Tadhg Peavoy explores Albania and finds that getting into the country was an adventure in itself.
Having started my Balkan road trip in Croatia, crossed into Bosnia and Herzegovina, before journeying down the coast of Montenegro, Albania was my last port of call.
Getting into Albania was an experience in itself. An early morning bus from Budva to Ulcinj dropped me within touching distance, at which point the tourist information office explained I had to stay in Ulcinj as all the buses to Shkodra – on the Albanian side of the border – were done for the day.
Literally a minute later a dodgy-looking geezer asked if I was looking to get to Albania, I replied in the affirmative and a few minutes later I was riding in a Mercedes-Benz headed for the border for €20.
The Merc veered its way along a mixture of small country roads and brand new tarmac surfaces as we sped towards the border, where we were stopped for a few minutes as the police took a cursory glance at our passports, and slapped a black double-headed eagle stamp on them before we crossed into Albania proper.
Having arrived at Shkodra the next unique Albanian experience was the furgon aka minibus. Essentially, this is how I travelled for the rest of my time in the country: the cab pulls up, you jump out and the taxi driver finds you a minibus to get you to your destination. These tend to cost between €5 and €12 for long journeys across the country: bargains.
Tirana was my first destination and the capital proved to be a wonderful and fascinating city.
The country was under communist rule from 1946 until 1992, and the remnants of that troubled past, led mostly under Enver Hoxha, is in evidence throughout the city in terms of much of its architecture and also its poverty. But that is not to say that the city is not forging a newly independent manner and style.
Since the country’s welcoming of democracy, the denizens of Tirana were encouraged by a former mayor to paint the town in any colour paint that lay to hand as this was the best means to add vibrancy to the urban area’s grey communist remnants. The result is a multi-coloured city that grabs one’s interest immediately.
I installed myself at the Firenze Hotel (firenzehoteltirana.com) right in the heart of the city and set out to explore, loving what I saw.
The centre of the town has so much to see and admire. Skanderberg Square is a good starting point, where a giant statue of the war hero who defended the country from Ottoman invasion sits proudly.
From there a short walk takes in the Et’hem Bey Mosque, the Statue of the Unkown Partisan, the Museum of Culture, the National Museum of History, the National Art Gallery, the 19th Tanners Bridge, the former Prime Minister’s Residence, the Congress Building, Hoxha’s former residence and Tirana University.
The pyramid-building erected in the centre of the town, originally intended for use as a museum to commemorate Hoxha’s rule, is also worth clapping your eyes on; however, it has fallen into disuse and is now a rundown eyesore on the city’s main thoroughfare.
The only use the pyramid gets is by kids climbing up to the top to hang out, and young couples clambering up to get a romantic vantage point over the city.
Another great point to get a view of the city is the nearby rotating Panoramic Bar and Restaurant. It’s the highest building in the city and soars up from the very centre of the town.
Grabbing a beer or a bite up here gives you a pretty awesome view, and the rotating nature of the structure is reminiscent of the bar in Fear and Loathing in Las Vegas, so if you fancy attempting to channel your inner Hunter S Thompson in Tirana, then this is the place to do it.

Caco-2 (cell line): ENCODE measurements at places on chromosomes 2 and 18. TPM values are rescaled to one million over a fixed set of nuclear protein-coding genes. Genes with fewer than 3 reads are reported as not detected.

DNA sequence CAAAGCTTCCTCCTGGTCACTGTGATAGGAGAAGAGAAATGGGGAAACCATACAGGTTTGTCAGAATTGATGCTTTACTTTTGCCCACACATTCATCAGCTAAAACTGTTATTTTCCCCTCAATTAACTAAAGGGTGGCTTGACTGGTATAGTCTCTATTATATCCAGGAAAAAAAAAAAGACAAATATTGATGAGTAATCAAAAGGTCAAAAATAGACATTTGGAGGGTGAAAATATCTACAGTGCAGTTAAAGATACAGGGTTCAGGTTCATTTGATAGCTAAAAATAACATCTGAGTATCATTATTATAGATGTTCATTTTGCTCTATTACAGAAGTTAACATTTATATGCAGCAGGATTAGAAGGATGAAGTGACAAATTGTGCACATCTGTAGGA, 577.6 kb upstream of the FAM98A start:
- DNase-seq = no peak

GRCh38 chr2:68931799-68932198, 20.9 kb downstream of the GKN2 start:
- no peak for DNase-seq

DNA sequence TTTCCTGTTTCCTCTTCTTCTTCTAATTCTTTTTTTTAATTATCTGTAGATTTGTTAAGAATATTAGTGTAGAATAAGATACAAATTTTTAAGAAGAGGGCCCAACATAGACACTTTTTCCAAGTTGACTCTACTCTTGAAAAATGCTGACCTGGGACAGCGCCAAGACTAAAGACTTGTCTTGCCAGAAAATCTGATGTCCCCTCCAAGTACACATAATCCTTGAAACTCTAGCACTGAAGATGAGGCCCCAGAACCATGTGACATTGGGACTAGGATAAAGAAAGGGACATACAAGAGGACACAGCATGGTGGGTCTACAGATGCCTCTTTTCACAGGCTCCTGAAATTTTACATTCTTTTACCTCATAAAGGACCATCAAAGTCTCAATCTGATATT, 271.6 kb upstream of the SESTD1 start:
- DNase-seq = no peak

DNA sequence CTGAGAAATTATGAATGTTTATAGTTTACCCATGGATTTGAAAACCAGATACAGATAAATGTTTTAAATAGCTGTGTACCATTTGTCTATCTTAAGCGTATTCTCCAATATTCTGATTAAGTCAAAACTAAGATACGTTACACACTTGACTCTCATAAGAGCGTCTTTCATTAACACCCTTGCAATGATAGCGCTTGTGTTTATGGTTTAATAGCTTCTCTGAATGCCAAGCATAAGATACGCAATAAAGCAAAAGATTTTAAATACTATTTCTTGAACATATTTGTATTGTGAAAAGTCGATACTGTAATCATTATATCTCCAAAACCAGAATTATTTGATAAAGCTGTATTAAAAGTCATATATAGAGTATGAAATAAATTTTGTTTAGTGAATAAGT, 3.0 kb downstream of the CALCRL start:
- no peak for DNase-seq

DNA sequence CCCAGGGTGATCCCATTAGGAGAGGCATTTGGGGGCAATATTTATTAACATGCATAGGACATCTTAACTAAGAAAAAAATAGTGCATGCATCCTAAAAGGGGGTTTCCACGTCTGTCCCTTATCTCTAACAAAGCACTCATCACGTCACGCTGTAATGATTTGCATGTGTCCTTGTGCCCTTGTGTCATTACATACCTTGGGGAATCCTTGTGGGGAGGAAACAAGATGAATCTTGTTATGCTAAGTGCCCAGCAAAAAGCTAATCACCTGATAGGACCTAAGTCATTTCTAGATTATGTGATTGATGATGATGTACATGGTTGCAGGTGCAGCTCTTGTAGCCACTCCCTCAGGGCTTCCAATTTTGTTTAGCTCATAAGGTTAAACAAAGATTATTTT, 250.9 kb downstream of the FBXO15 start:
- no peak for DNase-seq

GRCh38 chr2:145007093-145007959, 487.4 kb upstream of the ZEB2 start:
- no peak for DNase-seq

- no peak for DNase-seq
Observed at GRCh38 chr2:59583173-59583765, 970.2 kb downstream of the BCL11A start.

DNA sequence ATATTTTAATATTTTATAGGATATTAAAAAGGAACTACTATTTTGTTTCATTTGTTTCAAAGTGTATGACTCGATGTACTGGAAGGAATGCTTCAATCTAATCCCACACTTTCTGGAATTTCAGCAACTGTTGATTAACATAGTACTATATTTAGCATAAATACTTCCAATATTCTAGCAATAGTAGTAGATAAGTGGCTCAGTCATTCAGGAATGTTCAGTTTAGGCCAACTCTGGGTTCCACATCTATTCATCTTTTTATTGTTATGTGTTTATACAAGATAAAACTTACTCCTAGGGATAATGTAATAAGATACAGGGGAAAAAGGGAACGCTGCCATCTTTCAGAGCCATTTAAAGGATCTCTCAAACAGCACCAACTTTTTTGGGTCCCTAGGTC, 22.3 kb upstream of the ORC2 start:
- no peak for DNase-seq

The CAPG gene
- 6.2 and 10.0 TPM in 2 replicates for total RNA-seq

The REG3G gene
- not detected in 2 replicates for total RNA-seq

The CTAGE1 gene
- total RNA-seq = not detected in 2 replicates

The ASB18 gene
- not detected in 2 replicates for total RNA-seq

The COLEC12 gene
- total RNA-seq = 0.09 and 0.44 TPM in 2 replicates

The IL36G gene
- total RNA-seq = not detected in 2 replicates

I toured the city at night and found it to be a very safe, well-lit walk, which shows off the city’s architecture to its maximum.
A walk around the sights leaves you slap-bang in the centre of the town’s party area called Blloku (pronounced block) where you can grab Albanian-Italian food at Era before heading round the corner to Albanian hipster spot Radio Café Tirana to drink local beer and cheap mojitos until the early hours.
From Tirana the rest of the country is easily accessible by furgon. Simply get in a cab, tell the driver where you want to go and he will bring you to a disused car park where he will also locate the right furgon to take you to your destination.
I headed straight for the southern coastal town of Saranda, eight hours by bus from Tirana. It’s a beast of a journey, and most of it is spent bumping up and down in your seat as you travel some of the worst roads I have ever been on.
En route we stopped at a roadside diner that had no menu and where nobody spoke English. As a result, the entire restaurant’s customers proceeded to have a conversation about what I should eat. Eventually, three generations of mafia-type fellows decided that it was meat soup and rice with bread for me.
Saranda has a plethora of accommodation and dining options all at a fraction of the cost of western Europe. I went for the Grand Hotel www.grandhotelsaranda.com, which offers a swimming pool, wi-fi and all the other mod-cons, with a location right in the centre of town.
Saranda is extremely developed and has bars and restaurants a plenty. Recommendations for eateries from your hotel’s staff is a good way to find a spot to eat. Failing that, Pupi comes highly recommended.
In the town, the Castle of Lekursi is the main attraction. But the real jewels of the area are located south of Saranda in Ksamil and Butrint. Buses run to both towns daily and take less than an hour.
Ksamil boasts a stunning coastal location with three islands within swimming distance. Sections of the town have been destroyed by illegal development of resorts, which have since been half torn down by the Albanian government, leaving concrete graveyards along the coast.